By: Chelsea On: November 20, 2020 In: Legal Translation Comments: 0
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While translation of consumer contracts is inarguably a good business practice in its own right, it is increasingly a legal requirement in a number of US states.

On September 25, 2020, the California state government passed AB 3254 — a law expanding the translation requirements for consumer contracts negotiated in a language other than English.

Previously California’s legislature stipulated that businesses negotiating certain contracts in Spanish, Chinese, Tagalog, Vietnamese, or Korean (the five most commonly spoken non-English languages in California) must provide the consumer with a translated copy.

Under AB 3254, these translation requirements have been extended to non-party signatories. Now, the right to a translated contract is available to any person signing the contract including guarantors and co-signers.

Which Business Contracts Require Translation under California Law?

Both AB 3254 and the previous California legislation specifically reference contracts for:

  • auto sales and leases,
  • apartment leases and rental agreements,
  • mortgages,
  • legal services agreements, and
  • any loans and other extensions of credit intended for personal, family, or household purposes.

The only exception to the above is when a professional interpreter is used to communicate between parties. In these instances, the translation requirement does not apply.

That said, when a professional interpreter is utilized for the negotiation, we at Legal Language recommend that the business representative (or the attorney for the business) have the interpreter sign an affidavit of accuracy upon the conclusion of the communication of contract terms.

Also, while the new law does not explicitly state what legal consequences, if any, would be incurred should the business representative fail to issue the limited English proficiency (LEP) consumer a translated contract, it seems that the consumer would be within their rights to withdraw from the terms of the contract without penalty.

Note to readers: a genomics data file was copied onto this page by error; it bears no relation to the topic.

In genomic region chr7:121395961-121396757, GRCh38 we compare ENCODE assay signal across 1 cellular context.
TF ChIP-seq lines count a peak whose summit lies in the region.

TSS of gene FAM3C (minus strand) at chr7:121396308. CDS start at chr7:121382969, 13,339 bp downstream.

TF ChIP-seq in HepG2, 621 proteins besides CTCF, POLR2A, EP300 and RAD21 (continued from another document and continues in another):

Other State Laws Requiring the Translation of Consumer Contracts

While California may have the strictest requirements in the US when it comes to the translation of consumer contracts, it is not the only state to have such consumer protection laws in place.

For example, in Illinois under the Illinois Consumer Fraud and Deceptive Business Practices Act, if a business representative negotiates a contract in a language other than English OR if the business representative acts as an interpreter during the negotiation (rather than hiring a trained professional), then the contract must be accompanied by a signed form attesting to the consumer’s complete understanding of said contract.

Another example is a current Texas law which requires that any loan contract, retail installment transaction, or home equity loan negotiated in Spanish must be accompanied by “a copy of a summary of those terms and other pertinent information [to] be provided to the debtor in Spanish in a form identical to disclosures required for a closed-end transaction under 12 C.F.R. Section 226.18 [Truth in Lending Act Disclosures].”

Then, too, in Florida, the Insurance Code stipulates that when transactions take place in a language other than English, HMOS, prepaid health clinics, and prepaid limited health service organizations must provide consumers with a written translation of their contract. Additionally, farm labor contractors are also required to post a translated document disclosing terms and conditions of employment.

Other state laws impacting the translation of consumer contracts also exist, but the above is illustrative.

The Importance of Working With Professional Linguists

When negotiating a contract, businesses should be cognizant of the consumer laws at play in their respective states, especially when said negotiations occur between English-speaking retailers and non-English speaking consumers.

In order to ensure the legality of any contract negotiation, it should be considered best practice that businesses provide LEP consumers with a professionally translated copy of the contract. Not only will this protect the consumer from unwittingly signing a document they do not fully understand, but also it will protect the business from potentially costly litigation.

Perhaps most importantly, legal translations provided by professional companies such as LLS can be certified for use in a legal proceeding. Such certification should be procured at the time of the negotiation and/or translation.

And, as we noted at the outset of this discussion, it’s common sense good business practice to provide transparency to a consumer in a signification translation.

Contact LLS to learn more about how we can assist you with your legal translation needs. Please call (913) 341-3167 or simply fill out our online inquiry form. (Calling from outside the US? Add 001 before dialing our US area code.)


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